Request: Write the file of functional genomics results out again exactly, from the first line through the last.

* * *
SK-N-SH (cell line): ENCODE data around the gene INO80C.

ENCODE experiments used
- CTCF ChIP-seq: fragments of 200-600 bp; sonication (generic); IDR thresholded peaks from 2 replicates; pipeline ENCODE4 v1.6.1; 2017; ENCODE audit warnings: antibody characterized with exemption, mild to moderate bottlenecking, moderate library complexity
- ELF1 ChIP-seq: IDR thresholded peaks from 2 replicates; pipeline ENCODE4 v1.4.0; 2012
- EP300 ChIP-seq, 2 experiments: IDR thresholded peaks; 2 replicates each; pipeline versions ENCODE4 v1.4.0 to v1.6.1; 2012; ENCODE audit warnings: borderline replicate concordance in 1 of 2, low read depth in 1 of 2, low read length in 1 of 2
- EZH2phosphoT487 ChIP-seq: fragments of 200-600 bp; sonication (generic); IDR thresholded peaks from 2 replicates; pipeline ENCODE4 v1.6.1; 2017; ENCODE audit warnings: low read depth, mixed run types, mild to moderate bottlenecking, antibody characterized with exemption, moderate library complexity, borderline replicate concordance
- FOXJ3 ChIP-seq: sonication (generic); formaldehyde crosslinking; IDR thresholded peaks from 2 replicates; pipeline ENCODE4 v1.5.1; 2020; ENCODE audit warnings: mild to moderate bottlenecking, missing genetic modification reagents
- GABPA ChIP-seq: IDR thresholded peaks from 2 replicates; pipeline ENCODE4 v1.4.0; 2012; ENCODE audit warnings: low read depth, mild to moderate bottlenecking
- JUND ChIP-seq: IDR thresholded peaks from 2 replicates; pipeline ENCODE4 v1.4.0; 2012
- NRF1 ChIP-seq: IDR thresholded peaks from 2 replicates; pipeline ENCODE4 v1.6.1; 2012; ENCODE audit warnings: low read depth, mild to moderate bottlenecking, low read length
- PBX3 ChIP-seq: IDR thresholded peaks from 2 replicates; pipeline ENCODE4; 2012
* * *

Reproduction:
SK-N-SH (cell line): ENCODE data around the gene INO80C.

ENCODE experiments used
- CTCF ChIP-seq: fragments of 200-600 bp; sonication (generic); IDR thresholded peaks from 2 replicates; pipeline ENCODE4 v1.6.1; 2017; ENCODE audit warnings: antibody characterized with exemption, mild to moderate bottlenecking, moderate library complexity
- ELF1 ChIP-seq: IDR thresholded peaks from 2 replicates; pipeline ENCODE4 v1.4.0; 2012
- EP300 ChIP-seq, 2 experiments: IDR thresholded peaks; 2 replicates each; pipeline versions ENCODE4 v1.4.0 to v1.6.1; 2012; ENCODE audit warnings: borderline replicate concordance in 1 of 2, low read depth in 1 of 2, low read length in 1 of 2
- EZH2phosphoT487 ChIP-seq: fragments of 200-600 bp; sonication (generic); IDR thresholded peaks from 2 replicates; pipeline ENCODE4 v1.6.1; 2017; ENCODE audit warnings: low read depth, mixed run types, mild to moderate bottlenecking, antibody characterized with exemption, moderate library complexity, borderline replicate concordance
- FOXJ3 ChIP-seq: sonication (generic); formaldehyde crosslinking; IDR thresholded peaks from 2 replicates; pipeline ENCODE4 v1.5.1; 2020; ENCODE audit warnings: mild to moderate bottlenecking, missing genetic modification reagents
- GABPA ChIP-seq: IDR thresholded peaks from 2 replicates; pipeline ENCODE4 v1.4.0; 2012; ENCODE audit warnings: low read depth, mild to moderate bottlenecking
- JUND ChIP-seq: IDR thresholded peaks from 2 replicates; pipeline ENCODE4 v1.4.0; 2012
- NRF1 ChIP-seq: IDR thresholded peaks from 2 replicates; pipeline ENCODE4 v1.6.1; 2012; ENCODE audit warnings: low read depth, mild to moderate bottlenecking, low read length
- PBX3 ChIP-seq: IDR thresholded peaks from 2 replicates; pipeline ENCODE4; 2012